Resources for Life

It is said that soon after the publication of Nicholas Nickleby, not fewer than six Yourkshire schoolmasters (or rather six principals of Yorkshire institutes) took journeys to London, with the express purpose of presecuting Dickens for libels – “each one and severally” considering himself shown up to the world as Mr. Squeers of Dotheboys Hall.

Now, if Dickens had drawn as graphic a picture of Dothegirls Hall, we firmly believe that none of the lady pricipals of similar institutes would have committed themselves by evincing so little tact, and adopting such impoltic proceedings. They would wisely have held back from all appropriation of the obnoxious character, a passed it over unnoticed; as if it could not possibly have the slightest reference to them.

Therefore we wish that those of our fair readers whom certain hints in the following pages may awaken to the consciousness of a few habitual misbehavements, (of which they were not previously aware,) should pause, and reflect, before they allow themselves to “take umbrage too much.” Let them keep in mind that the purpose of the writier is to amend, and not offend; to improve her young country-women, and to to annyoy them. It is whith this view only that she has been induced to “set down in a note-book” wuch lapses from les bienseances as she has remarked during a long course of observation, and on a very diversified field.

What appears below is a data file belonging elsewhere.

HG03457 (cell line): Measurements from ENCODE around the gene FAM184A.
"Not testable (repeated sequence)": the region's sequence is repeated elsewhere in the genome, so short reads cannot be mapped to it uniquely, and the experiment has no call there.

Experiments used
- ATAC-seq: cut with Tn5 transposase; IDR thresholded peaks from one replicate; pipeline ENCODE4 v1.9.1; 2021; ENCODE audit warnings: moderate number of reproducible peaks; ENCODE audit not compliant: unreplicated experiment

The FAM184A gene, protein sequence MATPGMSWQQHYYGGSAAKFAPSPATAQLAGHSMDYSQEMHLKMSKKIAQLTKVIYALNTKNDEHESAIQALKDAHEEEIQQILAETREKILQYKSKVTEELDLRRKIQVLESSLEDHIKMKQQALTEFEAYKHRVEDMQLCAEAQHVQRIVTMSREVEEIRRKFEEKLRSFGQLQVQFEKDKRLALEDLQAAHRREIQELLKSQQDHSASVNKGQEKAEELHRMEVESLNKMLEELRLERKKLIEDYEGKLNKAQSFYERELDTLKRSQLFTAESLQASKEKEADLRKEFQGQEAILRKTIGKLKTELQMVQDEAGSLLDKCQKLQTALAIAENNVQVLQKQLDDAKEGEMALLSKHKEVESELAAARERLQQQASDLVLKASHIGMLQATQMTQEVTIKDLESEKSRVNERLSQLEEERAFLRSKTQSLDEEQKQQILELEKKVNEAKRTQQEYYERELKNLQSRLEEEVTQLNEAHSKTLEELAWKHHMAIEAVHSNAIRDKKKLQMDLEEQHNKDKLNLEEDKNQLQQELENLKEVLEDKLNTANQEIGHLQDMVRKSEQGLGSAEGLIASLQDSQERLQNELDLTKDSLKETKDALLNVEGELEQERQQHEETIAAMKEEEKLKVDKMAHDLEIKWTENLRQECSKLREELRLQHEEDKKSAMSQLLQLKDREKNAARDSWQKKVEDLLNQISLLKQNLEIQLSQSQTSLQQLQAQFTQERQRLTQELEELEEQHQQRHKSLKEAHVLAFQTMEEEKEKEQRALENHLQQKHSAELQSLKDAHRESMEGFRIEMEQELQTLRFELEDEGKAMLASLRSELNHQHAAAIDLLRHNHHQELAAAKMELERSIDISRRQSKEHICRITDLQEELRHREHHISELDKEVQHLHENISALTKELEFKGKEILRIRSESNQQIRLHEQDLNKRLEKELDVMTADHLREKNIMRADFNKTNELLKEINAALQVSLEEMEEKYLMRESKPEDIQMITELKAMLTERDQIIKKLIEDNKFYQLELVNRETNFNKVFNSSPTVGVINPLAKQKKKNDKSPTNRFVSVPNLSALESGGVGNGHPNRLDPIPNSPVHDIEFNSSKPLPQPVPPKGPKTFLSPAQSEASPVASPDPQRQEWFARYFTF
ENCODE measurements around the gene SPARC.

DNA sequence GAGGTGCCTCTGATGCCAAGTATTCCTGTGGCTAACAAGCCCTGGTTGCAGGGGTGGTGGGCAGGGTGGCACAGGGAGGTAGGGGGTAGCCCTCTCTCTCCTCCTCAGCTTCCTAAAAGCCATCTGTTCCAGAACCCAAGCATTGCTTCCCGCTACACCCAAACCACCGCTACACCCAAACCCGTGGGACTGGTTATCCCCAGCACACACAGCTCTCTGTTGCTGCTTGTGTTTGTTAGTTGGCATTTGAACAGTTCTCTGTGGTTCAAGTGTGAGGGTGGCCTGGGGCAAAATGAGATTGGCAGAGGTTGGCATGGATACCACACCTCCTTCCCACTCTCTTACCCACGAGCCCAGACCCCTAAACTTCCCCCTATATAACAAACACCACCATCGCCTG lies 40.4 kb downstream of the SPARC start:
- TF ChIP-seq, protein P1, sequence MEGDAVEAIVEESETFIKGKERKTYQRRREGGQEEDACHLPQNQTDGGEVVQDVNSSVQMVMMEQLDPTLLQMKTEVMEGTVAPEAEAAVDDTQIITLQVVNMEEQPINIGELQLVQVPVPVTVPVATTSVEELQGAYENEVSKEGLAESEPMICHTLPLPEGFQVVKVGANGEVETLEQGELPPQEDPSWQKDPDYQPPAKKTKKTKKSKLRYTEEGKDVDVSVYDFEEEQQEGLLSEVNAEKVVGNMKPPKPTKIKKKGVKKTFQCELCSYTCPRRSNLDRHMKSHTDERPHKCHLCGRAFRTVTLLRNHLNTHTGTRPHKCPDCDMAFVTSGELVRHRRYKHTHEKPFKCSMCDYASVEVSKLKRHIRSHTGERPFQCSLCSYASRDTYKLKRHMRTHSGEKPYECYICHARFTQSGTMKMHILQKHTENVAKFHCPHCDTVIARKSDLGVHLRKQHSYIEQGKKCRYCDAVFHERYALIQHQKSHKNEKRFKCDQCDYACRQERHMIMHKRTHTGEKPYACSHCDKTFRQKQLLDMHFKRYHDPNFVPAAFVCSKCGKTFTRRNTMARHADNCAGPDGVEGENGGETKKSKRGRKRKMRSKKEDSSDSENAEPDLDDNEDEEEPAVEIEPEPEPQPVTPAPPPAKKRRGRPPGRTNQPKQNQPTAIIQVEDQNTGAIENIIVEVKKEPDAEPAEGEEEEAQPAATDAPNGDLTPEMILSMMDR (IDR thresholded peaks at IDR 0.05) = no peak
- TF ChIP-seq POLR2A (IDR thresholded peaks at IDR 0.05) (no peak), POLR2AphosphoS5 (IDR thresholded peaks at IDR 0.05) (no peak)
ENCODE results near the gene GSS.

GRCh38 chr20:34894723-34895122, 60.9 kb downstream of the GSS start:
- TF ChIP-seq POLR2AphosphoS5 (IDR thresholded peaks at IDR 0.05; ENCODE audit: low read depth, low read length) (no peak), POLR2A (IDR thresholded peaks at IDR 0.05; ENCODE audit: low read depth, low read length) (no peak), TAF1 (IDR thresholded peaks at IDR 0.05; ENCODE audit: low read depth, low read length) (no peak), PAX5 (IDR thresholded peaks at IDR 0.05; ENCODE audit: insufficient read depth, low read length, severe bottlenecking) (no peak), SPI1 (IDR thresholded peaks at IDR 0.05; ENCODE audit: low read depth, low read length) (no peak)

She trusts that her readers will peruse this book in as friend a spirit as it was written. ~Eliza Leslie.

 This is the preface from Eliza Leslie’s The Ladies’ Guide to True Politeness and Perfect Manners; or, Miss Leslie’s Behaviour Book (Philadelphia, 1864)  Her guidance not only covers individual behaviour, but also how to prepare the room or home for different occasions. This includes a suggestion of opening the window sashes in the summer for tea.

Published in: on January 16, 2014 at 1:08 am  Leave a Comment  

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